In addition to the U.S. response, Europe is vital in deterring a more concerted Chinese intervention in the war. Despite the optics of French President Emmanuel Macron’s deferential visit to Beijing in April, China’s desire for access to the European economy remains a significant source of leverage for EU states. Even if China is convinced that it cannot repair relations with a hostile United States, it knows it has much to lose in Europe. To succeed, Europeans must make clear to China that any military support for Russia would incur a severe and united response from Europe. The United States and Europe should remind China that its participation in the war will not decrease Western support for Ukraine. Far from it, a Chinese entry will only spur further aid from the West, raising the costs and the stakes for all.
The Chinese Calculus
China has three broad interests regarding the war in Ukraine. The first is preventing Russian President Vladimir Putin’s downfall. Russia is a valuable asset for China, with Putin at the helm. It figures in China’s Cold War–style rivalry with the United States. It provides cheap energy and sizable markets for China. Beijing does not want Putin to be replaced by a less friendly leader, nor does it wish to see domestic instability in Russia induced by a lost war in Ukraine. The worst-case scenario, the fragmentation of the Russian state, could bring chaos to China’s borders, impeding China’s ability to trade with Central Asia, the South Caucasus, and Europe. Although Putin and Xi probably do not agree on how the war in Ukraine should end, they agree that an apparent Russian defeat would be intolerable.
China also understands that the war in Ukraine has ramifications for international order. Were the war to conclude on Western terms with a clear Ukrainian victory, the United States would define it as a triumph for its international order, rules, power, and diplomatic acumen. This would blow China’s aspirations for a new global order with Chinese (or Chinese-Russian) characteristics. But if, by contrast, the war were to drag on and continue to contribute to inflation and food insecurity worldwide, China could frame the conflict as evidence of the failings of the preexisting U.S.-led international order. Thirty years of American hegemony have led us to this impasse; China could argue while casting itself as a responsible stakeholder in its alternative international order. More prosaically, China is happy for the war to continue as it keeps U.S. attention and resources pinned to Europe, far from the Indo-Pacific.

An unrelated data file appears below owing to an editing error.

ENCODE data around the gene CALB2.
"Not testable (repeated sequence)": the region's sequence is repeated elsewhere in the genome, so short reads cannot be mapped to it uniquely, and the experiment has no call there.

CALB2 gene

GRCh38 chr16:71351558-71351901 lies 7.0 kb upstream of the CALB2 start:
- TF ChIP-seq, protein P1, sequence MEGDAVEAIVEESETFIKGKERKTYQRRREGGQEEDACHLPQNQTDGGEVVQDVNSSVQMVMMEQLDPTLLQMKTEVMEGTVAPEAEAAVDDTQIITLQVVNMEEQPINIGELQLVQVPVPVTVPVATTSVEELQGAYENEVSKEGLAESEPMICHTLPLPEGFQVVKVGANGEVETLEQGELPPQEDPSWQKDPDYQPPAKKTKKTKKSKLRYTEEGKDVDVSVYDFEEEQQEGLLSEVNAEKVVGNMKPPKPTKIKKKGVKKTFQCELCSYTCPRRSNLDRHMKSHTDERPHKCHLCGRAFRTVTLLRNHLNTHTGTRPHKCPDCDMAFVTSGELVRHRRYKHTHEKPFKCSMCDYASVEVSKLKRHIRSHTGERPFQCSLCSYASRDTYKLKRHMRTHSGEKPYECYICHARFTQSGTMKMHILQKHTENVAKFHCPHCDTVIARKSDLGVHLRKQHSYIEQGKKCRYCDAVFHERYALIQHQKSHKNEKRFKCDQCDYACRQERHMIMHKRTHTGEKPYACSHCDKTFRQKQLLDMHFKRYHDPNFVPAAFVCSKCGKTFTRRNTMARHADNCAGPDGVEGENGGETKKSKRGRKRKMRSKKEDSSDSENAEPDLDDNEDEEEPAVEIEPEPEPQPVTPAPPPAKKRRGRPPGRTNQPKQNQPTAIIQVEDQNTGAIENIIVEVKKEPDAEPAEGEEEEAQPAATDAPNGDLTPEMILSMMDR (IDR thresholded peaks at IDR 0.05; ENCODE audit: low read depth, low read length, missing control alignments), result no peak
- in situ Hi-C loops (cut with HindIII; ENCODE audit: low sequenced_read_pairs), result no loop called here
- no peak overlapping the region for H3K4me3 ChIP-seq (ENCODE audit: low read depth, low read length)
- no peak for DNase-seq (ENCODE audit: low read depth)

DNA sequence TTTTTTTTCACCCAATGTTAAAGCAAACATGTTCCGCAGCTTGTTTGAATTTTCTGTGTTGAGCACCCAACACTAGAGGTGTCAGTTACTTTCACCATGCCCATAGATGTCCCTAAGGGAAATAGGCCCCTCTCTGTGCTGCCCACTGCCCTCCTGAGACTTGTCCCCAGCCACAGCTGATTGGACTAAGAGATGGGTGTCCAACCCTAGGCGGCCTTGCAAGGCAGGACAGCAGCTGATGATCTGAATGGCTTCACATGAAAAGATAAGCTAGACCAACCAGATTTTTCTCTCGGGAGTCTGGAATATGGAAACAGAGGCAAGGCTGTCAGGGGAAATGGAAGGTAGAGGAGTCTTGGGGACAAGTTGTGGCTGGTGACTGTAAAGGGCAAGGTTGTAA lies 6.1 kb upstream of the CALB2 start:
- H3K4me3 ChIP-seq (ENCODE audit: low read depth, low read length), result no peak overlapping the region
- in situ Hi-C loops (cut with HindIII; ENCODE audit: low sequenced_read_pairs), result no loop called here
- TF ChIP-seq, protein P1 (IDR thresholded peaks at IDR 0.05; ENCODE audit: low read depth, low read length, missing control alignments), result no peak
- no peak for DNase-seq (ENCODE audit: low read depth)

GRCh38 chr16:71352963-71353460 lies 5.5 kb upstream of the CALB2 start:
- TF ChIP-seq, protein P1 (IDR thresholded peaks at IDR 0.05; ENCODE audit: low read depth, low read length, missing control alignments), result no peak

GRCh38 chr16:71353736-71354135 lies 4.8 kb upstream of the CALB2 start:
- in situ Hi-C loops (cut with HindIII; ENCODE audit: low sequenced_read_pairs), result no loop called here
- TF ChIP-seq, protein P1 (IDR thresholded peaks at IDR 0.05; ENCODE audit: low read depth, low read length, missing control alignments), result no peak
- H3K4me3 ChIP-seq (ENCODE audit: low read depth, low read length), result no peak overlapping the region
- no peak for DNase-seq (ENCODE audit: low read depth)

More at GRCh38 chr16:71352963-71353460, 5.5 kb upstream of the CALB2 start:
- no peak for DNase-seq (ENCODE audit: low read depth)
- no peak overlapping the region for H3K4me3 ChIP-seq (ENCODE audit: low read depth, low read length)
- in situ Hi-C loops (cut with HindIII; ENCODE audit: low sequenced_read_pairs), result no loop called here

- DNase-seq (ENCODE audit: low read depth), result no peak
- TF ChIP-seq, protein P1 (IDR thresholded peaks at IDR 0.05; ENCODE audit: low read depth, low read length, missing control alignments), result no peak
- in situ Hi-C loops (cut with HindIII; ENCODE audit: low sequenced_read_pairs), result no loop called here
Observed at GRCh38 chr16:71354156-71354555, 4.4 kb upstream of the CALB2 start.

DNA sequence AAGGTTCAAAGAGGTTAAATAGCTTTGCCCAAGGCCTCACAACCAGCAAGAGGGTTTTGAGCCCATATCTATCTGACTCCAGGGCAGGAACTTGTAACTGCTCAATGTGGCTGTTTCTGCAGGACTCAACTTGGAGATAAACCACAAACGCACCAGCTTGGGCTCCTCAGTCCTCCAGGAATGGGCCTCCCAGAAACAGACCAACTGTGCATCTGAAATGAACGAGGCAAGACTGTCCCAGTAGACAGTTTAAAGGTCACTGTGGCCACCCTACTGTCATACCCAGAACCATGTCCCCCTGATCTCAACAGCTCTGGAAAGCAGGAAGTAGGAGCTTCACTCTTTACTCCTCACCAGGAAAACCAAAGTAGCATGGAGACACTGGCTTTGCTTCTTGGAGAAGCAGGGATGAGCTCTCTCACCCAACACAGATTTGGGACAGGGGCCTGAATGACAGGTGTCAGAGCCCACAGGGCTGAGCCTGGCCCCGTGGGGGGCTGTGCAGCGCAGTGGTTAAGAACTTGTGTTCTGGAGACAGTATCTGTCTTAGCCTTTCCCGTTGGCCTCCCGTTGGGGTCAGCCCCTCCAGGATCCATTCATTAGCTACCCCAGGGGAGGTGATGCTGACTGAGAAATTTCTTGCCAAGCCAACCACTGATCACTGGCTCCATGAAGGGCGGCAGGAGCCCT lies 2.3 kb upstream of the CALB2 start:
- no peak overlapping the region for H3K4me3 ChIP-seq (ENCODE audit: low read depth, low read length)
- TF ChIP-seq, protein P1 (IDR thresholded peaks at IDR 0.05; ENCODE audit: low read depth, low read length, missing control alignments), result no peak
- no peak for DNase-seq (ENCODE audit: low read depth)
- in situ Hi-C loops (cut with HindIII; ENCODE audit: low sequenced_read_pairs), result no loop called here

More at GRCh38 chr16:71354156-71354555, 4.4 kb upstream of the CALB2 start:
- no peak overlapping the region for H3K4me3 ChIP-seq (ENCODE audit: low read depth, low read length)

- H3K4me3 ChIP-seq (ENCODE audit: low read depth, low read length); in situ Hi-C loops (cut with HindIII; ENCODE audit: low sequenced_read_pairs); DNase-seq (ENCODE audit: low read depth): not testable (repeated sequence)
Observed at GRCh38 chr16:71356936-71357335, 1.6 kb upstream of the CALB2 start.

China’s third interest, which may not be completely compatible with its second interest, is to have a meaningful stake in the aftermath of the war in Ukraine. Beijing is mainly content to let Russia, Ukraine, and the West exhaust themselves in the fighting, but it wants to have a say in the eventual peace process and the postwar economic landscape of Ukraine. China had a growing economic relationship with Ukraine before the war, and it will doubtless play an extensive role in Ukraine’s postwar reconstruction. Although Kyiv insists that its supporters in the war should be the primary beneficiaries of the opportunities that will come with the country’s revitalization, Ukraine may eventually turn to Beijing to help shoulder the enormity of its reconstruction needs. However lopsided, the peace plan Xi recently proposed to Putin in Moscow is a sign that China wishes to be both a mediator and an economic player in Ukraine; it wants to be at the table so that whenever the war ends, it can act on its economic interests. China will do what it can to win the peace.